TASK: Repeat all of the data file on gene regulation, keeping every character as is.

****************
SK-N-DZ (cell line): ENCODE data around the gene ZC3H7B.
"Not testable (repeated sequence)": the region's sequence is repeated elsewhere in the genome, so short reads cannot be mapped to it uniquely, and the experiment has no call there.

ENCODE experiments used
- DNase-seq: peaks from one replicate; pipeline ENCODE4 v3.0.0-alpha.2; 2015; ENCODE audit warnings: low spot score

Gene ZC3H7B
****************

SK-N-DZ (cell line): ENCODE data around the gene ZC3H7B.
"Not testable (repeated sequence)": the region's sequence is repeated elsewhere in the genome, so short reads cannot be mapped to it uniquely, and the experiment has no call there.

ENCODE experiments used
- DNase-seq: peaks from one replicate; pipeline ENCODE4 v3.0.0-alpha.2; 2015; ENCODE audit warnings: low spot score

Gene ZC3H7B